The Front Bottoms are the best rock band in New Jersey. I can make this claim because I’ve heard them all, and yes, they’re better than that one you’re thinking of. Maybe it’s closer than it used to be. Maybe not.

It says something about the current state of rock in New Jersey and elsewhere that no critical consensus has ever developed around the group the way it once did for, say, the E Street Band, or even The Feelies. But it says more about the Front Bottoms themselves, who play in a style and project an attitude that is best described as adolescent. Others may say bratty; I won’t push back. I’ll just point out that rock music was once all about adolescents, and adolescent urgency, frustration, and belligerence are still the motors of many, many great rock records. Sustaining that tone into your twenties and thirties and beyond might be an unseemly thing to do, but so is rock music itself. If you’re a rocker and you aren’t an arrested adolescent, you ought to spare us, and try your hand at dream-pop, or parenting, or PowerPoint presentations instead.

Adolescents are temperamental. In a compromised world, authenticity and consistency are important to them; that’s why emo, maligned though it is, has made it all the way to a fourth wave. The Front Bottoms’s move from Hoboken imprint Bar/None, home of oddballs, to an ordinary major label was not enthusiastically received by the band’s arrested-adolescent fanbase. They had a point: Back On Top [2015], the band’s first album for the big boys, lacked the specificity and idiosyncrasy that made the first two Front Bottoms full-lengths so compelling. The sound was there, but the voice was muted. On follow-up Going Grey [2017], the band experimented with pop arrangements and synthetic textures the way that all modern groups on major labels seem to do sooner or later. Those who tuned out because they couldn’t stomach the slickness missed an uptick in frontman Brian Sella’s tune-smithing, and maybe hisstorytelling, too. In Sickness And In Flames, the new one, zags back in the direction of loud and reckless rock, although not all the way, and tries to split the difference between the pop sound of Going Grey and the band’s earlier albums. I’m not sure the balancing act is satisfying the faithful.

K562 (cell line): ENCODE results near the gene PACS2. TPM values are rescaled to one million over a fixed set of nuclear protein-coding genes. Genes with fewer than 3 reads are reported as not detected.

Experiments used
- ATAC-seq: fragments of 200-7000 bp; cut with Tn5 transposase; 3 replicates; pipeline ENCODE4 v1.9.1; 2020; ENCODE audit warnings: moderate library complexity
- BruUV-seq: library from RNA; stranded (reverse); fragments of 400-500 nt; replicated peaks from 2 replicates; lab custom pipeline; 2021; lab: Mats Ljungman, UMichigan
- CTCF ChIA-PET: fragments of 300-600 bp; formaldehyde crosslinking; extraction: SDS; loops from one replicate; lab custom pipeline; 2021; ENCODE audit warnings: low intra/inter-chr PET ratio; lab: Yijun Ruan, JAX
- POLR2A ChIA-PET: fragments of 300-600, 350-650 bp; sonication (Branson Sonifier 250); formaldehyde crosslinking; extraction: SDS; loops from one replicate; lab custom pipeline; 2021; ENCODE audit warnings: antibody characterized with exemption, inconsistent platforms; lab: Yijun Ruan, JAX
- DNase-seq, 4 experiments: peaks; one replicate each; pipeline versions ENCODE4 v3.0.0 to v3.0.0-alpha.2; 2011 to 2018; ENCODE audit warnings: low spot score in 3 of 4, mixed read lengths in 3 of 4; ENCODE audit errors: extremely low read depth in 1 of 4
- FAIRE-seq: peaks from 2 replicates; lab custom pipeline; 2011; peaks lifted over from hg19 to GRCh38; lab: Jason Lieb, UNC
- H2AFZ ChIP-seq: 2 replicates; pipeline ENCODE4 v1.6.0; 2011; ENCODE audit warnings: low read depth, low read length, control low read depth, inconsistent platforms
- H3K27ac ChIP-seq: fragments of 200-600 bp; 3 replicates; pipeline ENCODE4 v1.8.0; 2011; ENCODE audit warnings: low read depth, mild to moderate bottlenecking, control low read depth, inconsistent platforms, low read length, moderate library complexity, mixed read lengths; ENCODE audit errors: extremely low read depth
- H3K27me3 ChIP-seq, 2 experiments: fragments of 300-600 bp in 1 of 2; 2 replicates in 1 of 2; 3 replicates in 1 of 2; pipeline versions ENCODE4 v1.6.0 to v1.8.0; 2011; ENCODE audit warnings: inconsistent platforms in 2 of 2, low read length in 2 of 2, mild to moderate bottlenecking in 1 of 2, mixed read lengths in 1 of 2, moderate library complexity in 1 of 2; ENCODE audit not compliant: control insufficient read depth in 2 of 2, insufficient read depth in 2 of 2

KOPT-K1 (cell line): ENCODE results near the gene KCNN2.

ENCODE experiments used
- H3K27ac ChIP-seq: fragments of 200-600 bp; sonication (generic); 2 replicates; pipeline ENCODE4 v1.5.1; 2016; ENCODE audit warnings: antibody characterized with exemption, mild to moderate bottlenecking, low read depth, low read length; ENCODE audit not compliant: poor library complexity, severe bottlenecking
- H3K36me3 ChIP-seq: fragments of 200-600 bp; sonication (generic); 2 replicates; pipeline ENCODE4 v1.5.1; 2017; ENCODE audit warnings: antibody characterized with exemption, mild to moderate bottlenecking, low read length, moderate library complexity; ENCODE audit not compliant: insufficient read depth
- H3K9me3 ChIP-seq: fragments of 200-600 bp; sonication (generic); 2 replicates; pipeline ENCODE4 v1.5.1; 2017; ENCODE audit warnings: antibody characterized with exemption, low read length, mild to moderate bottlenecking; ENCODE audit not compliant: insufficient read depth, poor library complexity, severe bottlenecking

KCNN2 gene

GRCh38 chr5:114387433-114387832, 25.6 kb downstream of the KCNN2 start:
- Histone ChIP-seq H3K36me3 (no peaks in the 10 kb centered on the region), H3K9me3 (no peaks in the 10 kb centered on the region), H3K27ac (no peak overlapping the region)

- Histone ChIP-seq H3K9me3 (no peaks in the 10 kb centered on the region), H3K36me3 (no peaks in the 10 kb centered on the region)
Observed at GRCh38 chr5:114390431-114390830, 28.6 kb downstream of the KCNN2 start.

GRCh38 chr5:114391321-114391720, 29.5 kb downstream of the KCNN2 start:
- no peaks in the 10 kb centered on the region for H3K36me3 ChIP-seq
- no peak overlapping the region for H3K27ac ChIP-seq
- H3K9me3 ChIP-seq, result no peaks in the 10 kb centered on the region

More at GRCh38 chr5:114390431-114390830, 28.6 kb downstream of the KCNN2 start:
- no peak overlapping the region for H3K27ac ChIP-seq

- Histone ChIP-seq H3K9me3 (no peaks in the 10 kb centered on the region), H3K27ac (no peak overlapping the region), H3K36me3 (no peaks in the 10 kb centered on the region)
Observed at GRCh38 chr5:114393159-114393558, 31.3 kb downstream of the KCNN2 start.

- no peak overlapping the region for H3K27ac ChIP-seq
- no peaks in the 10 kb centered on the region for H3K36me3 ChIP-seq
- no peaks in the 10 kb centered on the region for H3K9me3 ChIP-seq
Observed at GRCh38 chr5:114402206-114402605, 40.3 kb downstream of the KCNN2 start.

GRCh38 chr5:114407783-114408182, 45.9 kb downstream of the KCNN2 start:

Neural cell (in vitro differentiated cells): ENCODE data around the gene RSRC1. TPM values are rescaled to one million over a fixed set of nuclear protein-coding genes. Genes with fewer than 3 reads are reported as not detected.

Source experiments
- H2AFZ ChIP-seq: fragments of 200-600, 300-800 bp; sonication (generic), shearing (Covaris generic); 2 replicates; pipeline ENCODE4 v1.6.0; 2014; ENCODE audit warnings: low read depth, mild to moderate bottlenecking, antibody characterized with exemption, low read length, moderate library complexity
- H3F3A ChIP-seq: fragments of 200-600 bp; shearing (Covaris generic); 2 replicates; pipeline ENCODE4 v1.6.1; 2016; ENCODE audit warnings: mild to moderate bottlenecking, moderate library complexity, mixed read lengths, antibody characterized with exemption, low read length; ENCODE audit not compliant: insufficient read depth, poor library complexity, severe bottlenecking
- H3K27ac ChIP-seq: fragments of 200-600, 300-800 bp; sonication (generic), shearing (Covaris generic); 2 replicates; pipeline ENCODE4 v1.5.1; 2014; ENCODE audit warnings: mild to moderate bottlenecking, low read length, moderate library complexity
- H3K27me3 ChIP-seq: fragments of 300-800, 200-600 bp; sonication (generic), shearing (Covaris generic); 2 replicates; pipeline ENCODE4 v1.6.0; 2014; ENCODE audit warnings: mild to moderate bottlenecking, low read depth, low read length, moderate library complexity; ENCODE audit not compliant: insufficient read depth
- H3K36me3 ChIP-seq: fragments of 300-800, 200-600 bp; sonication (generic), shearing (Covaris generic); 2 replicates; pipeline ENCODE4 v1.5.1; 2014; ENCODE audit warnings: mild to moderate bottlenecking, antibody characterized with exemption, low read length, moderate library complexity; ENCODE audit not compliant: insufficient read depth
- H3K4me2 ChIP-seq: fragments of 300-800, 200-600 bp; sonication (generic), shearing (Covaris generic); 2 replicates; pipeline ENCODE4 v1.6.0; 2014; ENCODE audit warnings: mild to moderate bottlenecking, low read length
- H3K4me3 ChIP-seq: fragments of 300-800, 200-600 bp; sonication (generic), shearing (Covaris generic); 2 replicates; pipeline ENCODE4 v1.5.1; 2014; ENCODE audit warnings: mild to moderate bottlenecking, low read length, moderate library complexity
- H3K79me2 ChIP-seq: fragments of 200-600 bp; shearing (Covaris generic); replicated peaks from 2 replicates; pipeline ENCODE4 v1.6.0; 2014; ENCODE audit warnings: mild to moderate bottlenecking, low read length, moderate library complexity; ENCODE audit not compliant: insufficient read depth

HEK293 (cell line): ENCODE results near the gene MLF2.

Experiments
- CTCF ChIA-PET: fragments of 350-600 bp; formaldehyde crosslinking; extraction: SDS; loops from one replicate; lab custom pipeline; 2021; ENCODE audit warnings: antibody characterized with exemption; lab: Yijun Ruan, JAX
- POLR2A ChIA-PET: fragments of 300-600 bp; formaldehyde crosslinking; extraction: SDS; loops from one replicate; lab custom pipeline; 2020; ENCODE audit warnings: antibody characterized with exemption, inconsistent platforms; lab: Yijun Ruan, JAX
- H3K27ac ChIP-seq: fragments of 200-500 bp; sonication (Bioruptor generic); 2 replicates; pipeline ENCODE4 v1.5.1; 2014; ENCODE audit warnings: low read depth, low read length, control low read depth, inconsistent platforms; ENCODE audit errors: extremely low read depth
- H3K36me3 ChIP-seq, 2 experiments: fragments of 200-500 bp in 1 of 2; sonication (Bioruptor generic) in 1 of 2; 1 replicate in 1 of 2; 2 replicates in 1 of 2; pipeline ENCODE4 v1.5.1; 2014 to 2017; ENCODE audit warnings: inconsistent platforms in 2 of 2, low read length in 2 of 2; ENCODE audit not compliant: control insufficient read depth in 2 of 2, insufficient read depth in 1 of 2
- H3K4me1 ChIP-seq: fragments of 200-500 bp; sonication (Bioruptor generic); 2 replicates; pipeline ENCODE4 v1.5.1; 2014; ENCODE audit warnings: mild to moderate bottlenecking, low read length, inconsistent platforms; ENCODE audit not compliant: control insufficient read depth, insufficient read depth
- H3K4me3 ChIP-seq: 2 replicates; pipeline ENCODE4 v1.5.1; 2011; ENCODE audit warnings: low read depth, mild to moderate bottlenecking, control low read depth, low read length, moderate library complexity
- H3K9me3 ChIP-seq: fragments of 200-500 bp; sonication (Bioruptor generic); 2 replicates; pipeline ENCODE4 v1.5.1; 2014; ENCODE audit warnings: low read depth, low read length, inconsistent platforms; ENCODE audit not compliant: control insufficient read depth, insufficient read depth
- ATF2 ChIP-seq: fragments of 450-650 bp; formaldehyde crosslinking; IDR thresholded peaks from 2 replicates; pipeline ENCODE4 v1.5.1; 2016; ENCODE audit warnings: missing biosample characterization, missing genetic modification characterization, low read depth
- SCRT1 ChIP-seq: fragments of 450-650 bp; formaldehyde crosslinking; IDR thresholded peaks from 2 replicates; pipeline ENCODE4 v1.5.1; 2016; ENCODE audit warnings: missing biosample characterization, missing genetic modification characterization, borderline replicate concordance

But it sure is satisfying me. It might not be the most energetic record in the band’s catalog (though drummer Matt Uychich’s pep is certainly back in place), or the one with the best singalong choruses (though the refrain of “Fairbanks, Alaska” is guaranteed to move the crowd once there are crowds to move). It is, however, the fullest articulation of the character that Sella has been busily elaborating for audiences ever since the band started: a talkative, digressive, somewhat ornery guy, a regular North Jersey wiseass, sweaty from moving his friend’s furniture, a little impatient with the bullshit of others, but never so impatient with bullshit in general that he’s unwilling to supply some of his own. He’s suburban in outlook, but well acquainted with the city, he’s aware of his surroundings, but not aggressively educated, and he’s a bit too… er…, candid to be an ideal boyfriend, even though his relationships tend to govern his moods. Sella is a Garden Stater all the way, in other words, and even as the band has found success as a national touring act, they’ve never strayed too far from the Parkway.

And while it would be misleading to call the Front Bottoms a Jersey City band, the time they spent here did make a powerful impression on Sella, who refers to these streets in lyrics both specific — check out “Historic Cemetery” from Back On Top — and allusive. “Montgomery Forever”, one of the key songs on In Sickness And In Flames, uses the demolition of a Jersey City housing project as a metaphor for romantic impermanence. The track begins with an account of a very Sella-like dream of accidental sex with his girlfriend in the flat of a stranger (“no one was mad”, he assures us, in one of those casual but telling Front Bottoms asides) and concludes with a thunderous singalong. The “Bus Beat”, in which a chance encounter with a line of graffiti occasions a reflection on monogamy, feels informed by the polyglot character of life in Jersey City. It’s rock coated in Grove Street grease.